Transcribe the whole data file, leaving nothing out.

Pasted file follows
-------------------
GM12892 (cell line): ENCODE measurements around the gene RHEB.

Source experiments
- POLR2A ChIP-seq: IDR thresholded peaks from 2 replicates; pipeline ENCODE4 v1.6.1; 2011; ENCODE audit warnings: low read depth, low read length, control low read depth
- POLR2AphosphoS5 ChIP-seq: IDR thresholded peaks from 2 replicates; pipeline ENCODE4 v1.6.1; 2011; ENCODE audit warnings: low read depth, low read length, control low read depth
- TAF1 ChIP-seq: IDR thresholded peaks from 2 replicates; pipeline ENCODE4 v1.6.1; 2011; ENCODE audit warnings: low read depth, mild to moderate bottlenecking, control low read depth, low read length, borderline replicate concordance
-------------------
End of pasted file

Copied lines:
GM12892 (cell line): ENCODE measurements around the gene RHEB.

Source experiments
- POLR2A ChIP-seq: IDR thresholded peaks from 2 replicates; pipeline ENCODE4 v1.6.1; 2011; ENCODE audit warnings: low read depth, low read length, control low read depth
- POLR2AphosphoS5 ChIP-seq: IDR thresholded peaks from 2 replicates; pipeline ENCODE4 v1.6.1; 2011; ENCODE audit warnings: low read depth, low read length, control low read depth
- TAF1 ChIP-seq: IDR thresholded peaks from 2 replicates; pipeline ENCODE4 v1.6.1; 2011; ENCODE audit warnings: low read depth, mild to moderate bottlenecking, control low read depth, low read length, borderline replicate concordance